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Virus uncertainty a risk for domestic growth 

2020-08-25  Maihapa Ndjavera

Virus uncertainty a risk for domestic growth 

Maihapa Ndjavera
 
Risks to domestic growth are currently dominated by the Covid-19 pandemic, with uncertainty over how fast economic activity will regain lost ground, the Bank of Namibia said in its economic outlook for August. 
 Other risks to domestic growth and outlook include the persistently low international prices of Namibia’s export commodities and climatic swings. 
 “Risks to domestic growth are dominated by ongoing travel restrictions and lockdowns in many countries, including Namibia, restricting business activities and causing disruptions to supply. Other risks include the persistently low international prices for uranium,” the central bank said.
 According to the bank, the low international prices for uranium have already squeezed margins of local mines, as their long-term supply contracts started to run out. The central bank, however, said a recent increase in the US dollar spot price of uranium and a weakening of the exchange rate might provide some relief in this regard. 
 The volatile international prices of some of Namibia’s other export commodities are also posing a risk. 
 According to the bank, uranium mining is projected to contract during 2020, followed by a mild recovery in 2021. The sector is expected to contract by 22.9% in 2020 before expanding by 8.5% and 15.4% in the following two years.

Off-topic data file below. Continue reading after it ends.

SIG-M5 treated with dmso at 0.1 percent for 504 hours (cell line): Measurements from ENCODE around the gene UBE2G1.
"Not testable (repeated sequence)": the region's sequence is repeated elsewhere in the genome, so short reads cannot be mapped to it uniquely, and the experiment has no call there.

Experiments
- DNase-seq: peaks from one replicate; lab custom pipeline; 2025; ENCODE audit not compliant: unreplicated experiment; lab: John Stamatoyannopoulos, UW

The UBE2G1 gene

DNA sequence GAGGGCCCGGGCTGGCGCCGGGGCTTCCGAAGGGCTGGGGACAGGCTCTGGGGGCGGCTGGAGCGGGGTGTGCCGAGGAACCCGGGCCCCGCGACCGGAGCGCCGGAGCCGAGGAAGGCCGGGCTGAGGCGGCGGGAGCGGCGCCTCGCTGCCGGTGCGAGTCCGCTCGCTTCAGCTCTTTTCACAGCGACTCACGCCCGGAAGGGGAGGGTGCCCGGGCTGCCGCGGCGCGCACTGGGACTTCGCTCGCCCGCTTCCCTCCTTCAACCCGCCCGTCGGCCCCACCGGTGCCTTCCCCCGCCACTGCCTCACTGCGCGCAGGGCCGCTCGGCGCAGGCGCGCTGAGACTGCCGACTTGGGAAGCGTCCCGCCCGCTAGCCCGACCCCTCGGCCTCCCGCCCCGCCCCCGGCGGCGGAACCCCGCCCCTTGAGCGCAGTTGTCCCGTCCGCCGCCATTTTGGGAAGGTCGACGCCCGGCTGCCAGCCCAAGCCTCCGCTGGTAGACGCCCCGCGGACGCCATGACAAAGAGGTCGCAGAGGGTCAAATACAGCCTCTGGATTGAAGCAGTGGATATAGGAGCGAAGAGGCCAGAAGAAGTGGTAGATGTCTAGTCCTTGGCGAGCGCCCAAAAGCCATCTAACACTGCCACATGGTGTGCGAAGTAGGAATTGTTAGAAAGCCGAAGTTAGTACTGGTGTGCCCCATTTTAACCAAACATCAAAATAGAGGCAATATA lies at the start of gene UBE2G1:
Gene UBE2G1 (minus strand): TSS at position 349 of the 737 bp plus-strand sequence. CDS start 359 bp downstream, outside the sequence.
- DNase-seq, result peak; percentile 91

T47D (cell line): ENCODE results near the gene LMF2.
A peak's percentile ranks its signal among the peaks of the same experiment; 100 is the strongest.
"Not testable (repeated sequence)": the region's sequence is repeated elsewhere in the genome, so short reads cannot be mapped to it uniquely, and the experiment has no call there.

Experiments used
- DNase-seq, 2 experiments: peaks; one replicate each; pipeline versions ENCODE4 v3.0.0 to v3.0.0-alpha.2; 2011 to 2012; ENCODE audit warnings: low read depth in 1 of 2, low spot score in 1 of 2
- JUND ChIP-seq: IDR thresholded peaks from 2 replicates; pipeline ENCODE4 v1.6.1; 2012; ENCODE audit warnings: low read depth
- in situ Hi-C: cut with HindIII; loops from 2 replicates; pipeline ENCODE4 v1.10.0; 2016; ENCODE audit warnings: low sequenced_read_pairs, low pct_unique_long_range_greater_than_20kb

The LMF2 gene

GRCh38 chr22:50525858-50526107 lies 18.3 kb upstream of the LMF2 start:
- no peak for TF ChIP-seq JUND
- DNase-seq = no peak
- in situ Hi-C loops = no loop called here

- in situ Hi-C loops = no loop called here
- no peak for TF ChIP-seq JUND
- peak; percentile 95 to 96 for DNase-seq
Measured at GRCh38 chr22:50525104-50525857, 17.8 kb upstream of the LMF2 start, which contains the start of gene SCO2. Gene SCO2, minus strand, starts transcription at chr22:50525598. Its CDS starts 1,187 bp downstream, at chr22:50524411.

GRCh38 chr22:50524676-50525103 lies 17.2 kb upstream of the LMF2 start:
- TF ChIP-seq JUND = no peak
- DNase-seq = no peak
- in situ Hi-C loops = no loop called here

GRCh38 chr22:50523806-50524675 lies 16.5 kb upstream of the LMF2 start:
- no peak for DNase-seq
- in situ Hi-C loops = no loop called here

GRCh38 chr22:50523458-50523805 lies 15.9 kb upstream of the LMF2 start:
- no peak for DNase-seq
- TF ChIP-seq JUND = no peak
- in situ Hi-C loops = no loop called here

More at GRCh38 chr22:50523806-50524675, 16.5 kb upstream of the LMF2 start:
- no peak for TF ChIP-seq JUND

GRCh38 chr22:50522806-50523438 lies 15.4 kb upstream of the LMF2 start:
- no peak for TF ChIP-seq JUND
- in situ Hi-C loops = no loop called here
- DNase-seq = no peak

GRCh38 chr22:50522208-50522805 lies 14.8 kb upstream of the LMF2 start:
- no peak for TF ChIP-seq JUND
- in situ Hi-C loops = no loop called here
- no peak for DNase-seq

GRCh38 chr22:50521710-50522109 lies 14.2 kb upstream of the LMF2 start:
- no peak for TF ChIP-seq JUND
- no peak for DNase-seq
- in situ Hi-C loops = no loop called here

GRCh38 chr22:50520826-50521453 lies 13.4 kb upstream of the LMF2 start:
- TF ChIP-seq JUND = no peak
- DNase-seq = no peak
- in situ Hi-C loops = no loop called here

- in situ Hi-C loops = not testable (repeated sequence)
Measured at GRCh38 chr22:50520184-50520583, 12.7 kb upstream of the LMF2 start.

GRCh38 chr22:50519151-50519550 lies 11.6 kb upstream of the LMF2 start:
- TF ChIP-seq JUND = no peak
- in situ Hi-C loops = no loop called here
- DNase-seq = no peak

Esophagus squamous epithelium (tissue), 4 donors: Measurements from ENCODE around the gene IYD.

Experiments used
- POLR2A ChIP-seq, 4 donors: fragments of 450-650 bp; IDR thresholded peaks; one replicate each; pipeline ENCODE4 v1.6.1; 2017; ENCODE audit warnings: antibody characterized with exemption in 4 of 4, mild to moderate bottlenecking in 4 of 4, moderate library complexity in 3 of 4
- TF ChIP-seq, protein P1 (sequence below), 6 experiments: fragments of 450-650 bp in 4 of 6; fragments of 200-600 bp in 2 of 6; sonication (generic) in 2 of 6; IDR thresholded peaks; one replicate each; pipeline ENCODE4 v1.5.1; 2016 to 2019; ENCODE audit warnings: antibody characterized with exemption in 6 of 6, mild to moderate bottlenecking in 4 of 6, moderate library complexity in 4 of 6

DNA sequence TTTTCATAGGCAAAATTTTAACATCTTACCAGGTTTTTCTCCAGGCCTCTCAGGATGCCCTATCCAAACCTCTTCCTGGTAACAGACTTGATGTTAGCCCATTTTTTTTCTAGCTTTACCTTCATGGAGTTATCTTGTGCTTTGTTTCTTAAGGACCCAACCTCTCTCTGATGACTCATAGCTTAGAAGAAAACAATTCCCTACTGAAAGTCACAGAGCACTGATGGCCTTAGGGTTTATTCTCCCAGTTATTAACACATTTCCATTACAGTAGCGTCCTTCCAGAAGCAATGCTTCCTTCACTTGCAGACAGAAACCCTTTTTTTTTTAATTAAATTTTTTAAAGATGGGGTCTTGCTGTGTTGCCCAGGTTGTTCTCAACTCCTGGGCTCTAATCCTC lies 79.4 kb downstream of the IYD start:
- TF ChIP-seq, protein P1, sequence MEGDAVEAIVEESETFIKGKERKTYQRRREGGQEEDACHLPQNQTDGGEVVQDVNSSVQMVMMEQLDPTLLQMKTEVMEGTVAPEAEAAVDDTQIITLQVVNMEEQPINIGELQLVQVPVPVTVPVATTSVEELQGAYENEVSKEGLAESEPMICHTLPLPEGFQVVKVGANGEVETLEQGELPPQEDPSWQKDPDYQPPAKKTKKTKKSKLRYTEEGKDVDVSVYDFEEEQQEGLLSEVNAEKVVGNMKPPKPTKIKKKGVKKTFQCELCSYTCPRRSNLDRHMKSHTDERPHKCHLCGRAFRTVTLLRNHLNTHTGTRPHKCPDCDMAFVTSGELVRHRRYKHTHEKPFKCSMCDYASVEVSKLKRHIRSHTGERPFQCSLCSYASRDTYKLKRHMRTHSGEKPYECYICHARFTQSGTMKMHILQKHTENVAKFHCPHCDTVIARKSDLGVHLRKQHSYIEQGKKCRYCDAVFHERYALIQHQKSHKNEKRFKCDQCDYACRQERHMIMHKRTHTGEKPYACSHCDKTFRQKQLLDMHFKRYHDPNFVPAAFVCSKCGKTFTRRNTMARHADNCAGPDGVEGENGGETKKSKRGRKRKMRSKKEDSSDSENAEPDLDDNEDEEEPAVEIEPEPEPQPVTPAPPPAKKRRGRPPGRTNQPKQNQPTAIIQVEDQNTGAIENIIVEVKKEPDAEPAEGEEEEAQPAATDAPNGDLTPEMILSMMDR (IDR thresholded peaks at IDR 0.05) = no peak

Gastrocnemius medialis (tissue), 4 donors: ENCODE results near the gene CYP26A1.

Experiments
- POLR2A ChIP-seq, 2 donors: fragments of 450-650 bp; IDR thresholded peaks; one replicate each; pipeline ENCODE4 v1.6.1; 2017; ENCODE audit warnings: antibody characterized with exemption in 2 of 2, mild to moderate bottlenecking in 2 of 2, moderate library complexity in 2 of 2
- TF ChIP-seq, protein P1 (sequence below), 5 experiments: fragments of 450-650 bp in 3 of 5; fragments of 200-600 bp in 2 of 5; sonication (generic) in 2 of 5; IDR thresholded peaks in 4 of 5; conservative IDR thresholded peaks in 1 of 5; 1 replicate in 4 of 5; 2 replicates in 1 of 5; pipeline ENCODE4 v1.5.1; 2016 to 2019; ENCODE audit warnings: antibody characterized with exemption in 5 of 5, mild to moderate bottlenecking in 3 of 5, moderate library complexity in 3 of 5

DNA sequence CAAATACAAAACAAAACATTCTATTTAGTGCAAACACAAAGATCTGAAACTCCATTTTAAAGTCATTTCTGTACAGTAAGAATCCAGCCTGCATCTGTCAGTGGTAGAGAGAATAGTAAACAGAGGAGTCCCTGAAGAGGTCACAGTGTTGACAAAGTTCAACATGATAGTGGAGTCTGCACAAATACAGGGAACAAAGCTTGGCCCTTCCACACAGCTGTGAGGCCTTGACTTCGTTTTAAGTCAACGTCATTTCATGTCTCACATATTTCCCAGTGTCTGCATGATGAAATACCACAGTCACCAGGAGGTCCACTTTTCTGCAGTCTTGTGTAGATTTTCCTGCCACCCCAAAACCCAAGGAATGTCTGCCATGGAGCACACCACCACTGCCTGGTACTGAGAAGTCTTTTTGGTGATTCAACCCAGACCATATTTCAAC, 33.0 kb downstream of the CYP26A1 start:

“The sector is first and foremost grappling with existing factors that include the insufficient supply of water required for their operations and persistently low uranium prices, viewed together with the reduction in long-term supply contracts. 
This means that uranium mines are more exposed to spot prices, which squeezes their margins. 
International uranium prices have gained momentum recently on the back of tightening global supply, with demand from end-users remaining fairly steady.” 
 However, the central bank said this will most likely only benefit the local mines in about a year because prices are usually fixed in supply contracts. 
 The volumes produced during the first six months of 2020 were 18.4% lower than the production for the corresponding period in 2019, with further downward adjustments to production targets more likely. 
 The Namibian economy is expected to record its largest contraction of 7.8% in its recent history, which is induced by the devastating impact of the Covid-19 pandemic, which is felt across most sectors of the economy. 
 The Bank of Namibia stated that the domestic economy is projected to rebound by 2.1% and 2.7% in 2021 and 2022, respectively. 
During 2020, a steep contraction is expected to be driven by sharp declines in hotels and restaurants, mining, transport and storage, manufacturing, wholesale and retail trade, financial and insurance services, as well as construction. - mndjavera@nepc.com.na


2020-08-25  Maihapa Ndjavera

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